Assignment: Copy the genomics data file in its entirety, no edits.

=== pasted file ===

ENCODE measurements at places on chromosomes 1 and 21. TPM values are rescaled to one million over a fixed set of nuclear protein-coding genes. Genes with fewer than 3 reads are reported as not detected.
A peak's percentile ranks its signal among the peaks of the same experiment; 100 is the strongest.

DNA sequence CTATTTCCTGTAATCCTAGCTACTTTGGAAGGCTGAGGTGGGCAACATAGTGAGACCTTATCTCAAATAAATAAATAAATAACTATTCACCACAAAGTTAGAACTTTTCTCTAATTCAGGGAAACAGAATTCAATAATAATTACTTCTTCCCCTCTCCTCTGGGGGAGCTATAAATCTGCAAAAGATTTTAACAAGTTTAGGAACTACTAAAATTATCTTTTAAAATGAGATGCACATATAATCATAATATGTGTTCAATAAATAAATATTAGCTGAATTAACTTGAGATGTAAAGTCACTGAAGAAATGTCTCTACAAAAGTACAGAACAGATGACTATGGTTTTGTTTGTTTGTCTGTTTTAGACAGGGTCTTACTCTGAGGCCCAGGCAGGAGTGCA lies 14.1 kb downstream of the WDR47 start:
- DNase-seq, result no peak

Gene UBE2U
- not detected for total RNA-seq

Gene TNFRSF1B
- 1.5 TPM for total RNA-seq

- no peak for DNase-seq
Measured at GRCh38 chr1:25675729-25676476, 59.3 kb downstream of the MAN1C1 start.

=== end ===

ENCODE measurements at places on chromosomes 1 and 21. TPM values are rescaled to one million over a fixed set of nuclear protein-coding genes. Genes with fewer than 3 reads are reported as not detected.
A peak's percentile ranks its signal among the peaks of the same experiment; 100 is the strongest.

DNA sequence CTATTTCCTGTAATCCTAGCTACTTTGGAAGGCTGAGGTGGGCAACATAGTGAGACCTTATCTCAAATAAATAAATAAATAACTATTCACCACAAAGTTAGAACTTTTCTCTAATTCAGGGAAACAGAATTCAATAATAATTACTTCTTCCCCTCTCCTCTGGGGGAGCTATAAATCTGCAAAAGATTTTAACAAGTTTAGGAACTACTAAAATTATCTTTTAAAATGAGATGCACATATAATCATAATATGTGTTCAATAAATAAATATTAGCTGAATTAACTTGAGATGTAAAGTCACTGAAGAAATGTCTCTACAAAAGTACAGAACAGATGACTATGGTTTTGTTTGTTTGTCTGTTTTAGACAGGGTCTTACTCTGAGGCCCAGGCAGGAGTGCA lies 14.1 kb downstream of the WDR47 start:
- DNase-seq, result no peak

Gene UBE2U
- not detected for total RNA-seq

Gene TNFRSF1B
- 1.5 TPM for total RNA-seq

- no peak for DNase-seq
Measured at GRCh38 chr1:25675729-25676476, 59.3 kb downstream of the MAN1C1 start.